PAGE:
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Biden's $100B Broadband Plan Faces Some Big Challenges

by Dan Grossman | 4月 12, 2021

The need for universal broadband access, and the “digital divide” which deprives substantial numbers of Americans of what has become a basic need, have become a cliché. This is one of the very few truly bipartisan public policy issues: officials on both sides of the aisle recognize it as a problem which affects their constituencies and understand that the government has a role in solving it.

To date, government funding has been fragmented and inadequate, a combination of operating subsidies from the Federal Communications Commission’s high-cost fund, loans and grants from the US Department of Agriculture, state grants and loans and local government debt financing. A large tranche of operating subsidies from the FCC – the Rural Digital Opportunities Fund (RDOF) – and a favorable climate for private investment in public broadband projects have enabled the pace of new rural and high-cost urban broadband deployments to pick up in 2021. The proposed $100 Billion in broadband funding in the American Jobs Act, if enacted and signed, will greatly accelerate the slow process of closing the broadband divide.

The promise of closing the broadband divide with the proposed American Jobs Act will have to withstand three major challenges:

  • The price tag is monumental, and to be paid in large part by raising taxes and in part by adding to the Federal debt. This makes it a partisan issue. Whether the American Jobs Act is enacted, and how much is included for broadband remains to be seen.
  • A feeding frenzy ensues whenever the Federal government places large sums of money on the table. Squabbling has already begun over whether the funding should effectively be restricted to FTTH, or whether fixed wireless and low-earth orbit satellites should also be eligible. Other interests are also looking to carve out some of the funding for themselves. Some part of the money will inevitably be wasted. Unqualified actors will receive funding, price tags will be inflated, projects will fail needlessly and there will even be some graft. At the same time, some communities will be unable to participate because of high bureaucratic hurdles. The details of the program will determine how efficient it is.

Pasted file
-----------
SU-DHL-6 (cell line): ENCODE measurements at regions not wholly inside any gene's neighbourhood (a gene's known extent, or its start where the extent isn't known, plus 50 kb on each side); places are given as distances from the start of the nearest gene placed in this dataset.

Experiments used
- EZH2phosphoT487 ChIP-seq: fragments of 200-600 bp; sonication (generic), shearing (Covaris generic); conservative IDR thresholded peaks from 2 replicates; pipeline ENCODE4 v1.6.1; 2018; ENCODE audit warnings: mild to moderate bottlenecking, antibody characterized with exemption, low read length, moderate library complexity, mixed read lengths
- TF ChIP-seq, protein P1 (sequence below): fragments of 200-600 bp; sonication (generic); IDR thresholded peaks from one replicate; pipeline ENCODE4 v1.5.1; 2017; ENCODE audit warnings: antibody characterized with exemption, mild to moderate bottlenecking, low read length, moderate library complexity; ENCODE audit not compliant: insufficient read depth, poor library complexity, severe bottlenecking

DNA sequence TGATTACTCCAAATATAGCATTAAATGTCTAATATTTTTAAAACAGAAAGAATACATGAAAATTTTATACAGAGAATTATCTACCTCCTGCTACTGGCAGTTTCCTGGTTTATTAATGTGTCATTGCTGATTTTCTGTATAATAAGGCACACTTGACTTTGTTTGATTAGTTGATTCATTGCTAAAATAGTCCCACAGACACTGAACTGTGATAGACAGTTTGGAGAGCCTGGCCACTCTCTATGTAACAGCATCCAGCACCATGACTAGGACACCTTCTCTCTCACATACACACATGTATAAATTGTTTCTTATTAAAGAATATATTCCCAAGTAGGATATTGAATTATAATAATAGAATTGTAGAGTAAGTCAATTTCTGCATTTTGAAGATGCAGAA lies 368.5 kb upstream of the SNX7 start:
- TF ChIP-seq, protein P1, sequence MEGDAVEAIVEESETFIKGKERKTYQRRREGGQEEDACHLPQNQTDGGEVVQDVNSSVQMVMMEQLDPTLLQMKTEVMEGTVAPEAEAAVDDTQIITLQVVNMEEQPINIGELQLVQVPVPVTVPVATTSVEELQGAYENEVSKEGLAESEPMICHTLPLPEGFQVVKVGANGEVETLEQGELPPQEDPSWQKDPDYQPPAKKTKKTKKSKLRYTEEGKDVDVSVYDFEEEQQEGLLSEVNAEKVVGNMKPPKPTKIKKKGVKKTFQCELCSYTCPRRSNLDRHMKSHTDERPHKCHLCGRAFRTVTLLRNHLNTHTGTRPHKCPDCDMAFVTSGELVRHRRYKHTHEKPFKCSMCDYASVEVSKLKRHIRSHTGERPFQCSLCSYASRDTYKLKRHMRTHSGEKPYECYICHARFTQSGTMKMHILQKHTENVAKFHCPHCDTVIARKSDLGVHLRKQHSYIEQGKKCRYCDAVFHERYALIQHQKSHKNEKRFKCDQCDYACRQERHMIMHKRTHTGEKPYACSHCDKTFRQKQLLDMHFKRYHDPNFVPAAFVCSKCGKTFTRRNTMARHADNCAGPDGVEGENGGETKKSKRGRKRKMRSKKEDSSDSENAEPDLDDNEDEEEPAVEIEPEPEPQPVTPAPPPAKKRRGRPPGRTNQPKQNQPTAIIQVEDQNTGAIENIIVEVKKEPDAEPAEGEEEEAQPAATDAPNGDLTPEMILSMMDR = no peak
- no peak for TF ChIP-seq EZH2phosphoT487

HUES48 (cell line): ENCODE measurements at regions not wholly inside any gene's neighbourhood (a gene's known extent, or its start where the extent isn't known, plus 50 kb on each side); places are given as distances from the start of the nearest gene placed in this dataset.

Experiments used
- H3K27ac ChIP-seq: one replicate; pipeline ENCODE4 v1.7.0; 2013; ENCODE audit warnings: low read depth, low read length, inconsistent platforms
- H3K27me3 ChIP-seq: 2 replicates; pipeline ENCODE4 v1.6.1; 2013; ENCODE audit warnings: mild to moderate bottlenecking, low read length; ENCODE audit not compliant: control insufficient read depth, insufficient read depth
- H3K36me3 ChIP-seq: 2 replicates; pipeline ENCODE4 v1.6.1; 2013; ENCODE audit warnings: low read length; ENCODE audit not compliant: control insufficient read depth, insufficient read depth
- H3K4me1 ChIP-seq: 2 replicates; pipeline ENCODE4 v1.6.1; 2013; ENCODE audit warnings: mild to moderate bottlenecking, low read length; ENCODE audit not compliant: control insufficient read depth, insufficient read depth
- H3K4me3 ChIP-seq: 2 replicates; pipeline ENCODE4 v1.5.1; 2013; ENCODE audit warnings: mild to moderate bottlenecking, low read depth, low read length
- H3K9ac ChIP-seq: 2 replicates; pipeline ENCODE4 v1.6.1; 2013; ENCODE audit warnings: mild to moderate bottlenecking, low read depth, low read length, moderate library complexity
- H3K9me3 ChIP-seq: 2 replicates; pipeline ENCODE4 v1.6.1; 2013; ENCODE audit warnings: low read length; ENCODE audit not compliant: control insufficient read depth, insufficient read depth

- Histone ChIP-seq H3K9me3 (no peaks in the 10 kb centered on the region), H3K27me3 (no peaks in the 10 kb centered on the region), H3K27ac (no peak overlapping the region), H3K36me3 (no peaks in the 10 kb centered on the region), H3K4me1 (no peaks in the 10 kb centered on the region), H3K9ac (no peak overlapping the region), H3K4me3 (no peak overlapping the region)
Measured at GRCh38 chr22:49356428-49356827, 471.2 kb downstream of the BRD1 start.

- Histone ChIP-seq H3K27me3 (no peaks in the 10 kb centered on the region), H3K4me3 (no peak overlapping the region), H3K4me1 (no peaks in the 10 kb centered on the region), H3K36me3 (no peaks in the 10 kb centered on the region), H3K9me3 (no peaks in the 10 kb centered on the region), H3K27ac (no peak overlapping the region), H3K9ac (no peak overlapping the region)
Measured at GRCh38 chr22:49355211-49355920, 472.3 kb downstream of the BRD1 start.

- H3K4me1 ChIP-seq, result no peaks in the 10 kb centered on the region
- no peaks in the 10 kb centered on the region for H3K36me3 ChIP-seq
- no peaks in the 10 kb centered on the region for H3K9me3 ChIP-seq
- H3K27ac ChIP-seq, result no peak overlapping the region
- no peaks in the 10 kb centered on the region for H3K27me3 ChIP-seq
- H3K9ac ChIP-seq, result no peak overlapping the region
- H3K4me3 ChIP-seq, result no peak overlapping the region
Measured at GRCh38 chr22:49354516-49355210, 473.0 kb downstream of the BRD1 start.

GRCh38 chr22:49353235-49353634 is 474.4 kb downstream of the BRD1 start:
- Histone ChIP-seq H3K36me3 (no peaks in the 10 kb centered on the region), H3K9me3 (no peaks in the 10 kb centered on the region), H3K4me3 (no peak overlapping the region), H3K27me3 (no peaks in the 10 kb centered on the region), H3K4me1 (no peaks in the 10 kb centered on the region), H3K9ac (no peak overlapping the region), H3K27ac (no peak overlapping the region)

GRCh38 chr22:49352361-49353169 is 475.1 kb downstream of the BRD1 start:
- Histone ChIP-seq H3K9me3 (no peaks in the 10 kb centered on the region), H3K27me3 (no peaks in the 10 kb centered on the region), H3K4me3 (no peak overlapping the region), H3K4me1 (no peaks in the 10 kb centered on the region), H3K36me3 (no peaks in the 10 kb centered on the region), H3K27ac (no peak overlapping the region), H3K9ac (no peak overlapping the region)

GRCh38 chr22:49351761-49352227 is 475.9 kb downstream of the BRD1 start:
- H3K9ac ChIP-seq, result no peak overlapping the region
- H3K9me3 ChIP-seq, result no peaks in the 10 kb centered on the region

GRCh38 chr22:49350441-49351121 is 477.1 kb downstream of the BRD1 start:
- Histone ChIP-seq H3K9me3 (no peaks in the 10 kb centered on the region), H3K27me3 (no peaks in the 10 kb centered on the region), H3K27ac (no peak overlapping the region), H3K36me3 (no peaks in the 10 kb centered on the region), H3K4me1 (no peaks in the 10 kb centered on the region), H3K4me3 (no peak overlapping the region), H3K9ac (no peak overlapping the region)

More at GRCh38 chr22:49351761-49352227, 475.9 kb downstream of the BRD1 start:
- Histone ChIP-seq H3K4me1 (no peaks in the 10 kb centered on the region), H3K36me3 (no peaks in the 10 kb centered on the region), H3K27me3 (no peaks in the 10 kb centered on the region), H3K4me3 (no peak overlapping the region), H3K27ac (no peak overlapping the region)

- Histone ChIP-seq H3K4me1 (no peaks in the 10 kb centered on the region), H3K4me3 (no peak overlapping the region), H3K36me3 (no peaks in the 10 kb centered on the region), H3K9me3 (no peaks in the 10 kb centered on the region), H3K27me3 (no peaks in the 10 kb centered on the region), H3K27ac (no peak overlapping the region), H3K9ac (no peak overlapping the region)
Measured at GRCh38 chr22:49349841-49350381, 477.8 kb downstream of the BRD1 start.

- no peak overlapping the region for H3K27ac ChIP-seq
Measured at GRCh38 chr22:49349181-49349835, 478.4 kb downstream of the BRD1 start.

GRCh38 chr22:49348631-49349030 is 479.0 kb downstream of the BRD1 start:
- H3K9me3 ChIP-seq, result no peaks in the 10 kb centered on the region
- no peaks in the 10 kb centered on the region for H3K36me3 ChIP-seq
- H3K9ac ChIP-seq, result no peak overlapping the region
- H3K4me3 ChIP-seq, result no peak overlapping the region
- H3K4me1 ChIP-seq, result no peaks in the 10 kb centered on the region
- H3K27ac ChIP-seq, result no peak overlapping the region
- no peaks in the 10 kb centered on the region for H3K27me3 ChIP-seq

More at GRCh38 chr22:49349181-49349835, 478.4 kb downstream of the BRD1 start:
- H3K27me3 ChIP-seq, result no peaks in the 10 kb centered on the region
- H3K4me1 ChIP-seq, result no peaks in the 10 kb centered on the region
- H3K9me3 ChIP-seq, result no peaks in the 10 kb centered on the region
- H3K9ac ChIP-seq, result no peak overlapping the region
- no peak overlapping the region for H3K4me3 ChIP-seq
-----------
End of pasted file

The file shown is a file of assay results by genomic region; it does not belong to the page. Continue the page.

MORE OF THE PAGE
• Labor and materials are both in short supply. Manufacturers of optical fiber and fiber optic cables have months-long production backlogs, even with new manufacturing facilities coming on-line. Prices have risen sharply as a result. The backlog puts schedules at risk, which in turn may lead to defaults on funding conditions. Skilled labor is also in short supply. In particular, there are severe shortages of fiber splicers and tower climbers. A portion of the funding will have to go into workforce development. Even as the unemployed from other industries are put to work, their productivity will be limited in skills that require years of experience to fully learn. Meanwhile, experienced workers will have to turn their hands from doing to teaching, further slowing progress. The labor shortage has driven up wages, harmed worker retention and caused schedule slips. This situation will take several years to resolve.

Despite these challenges, if the digital divide is to be closed, a large infusion of Federal money will be needed to do it.  The alternative is pockets of economically depressed rural and urban areas, isolated and disconnected from the national economy.

Previous Post: Introducing Dan Grossman

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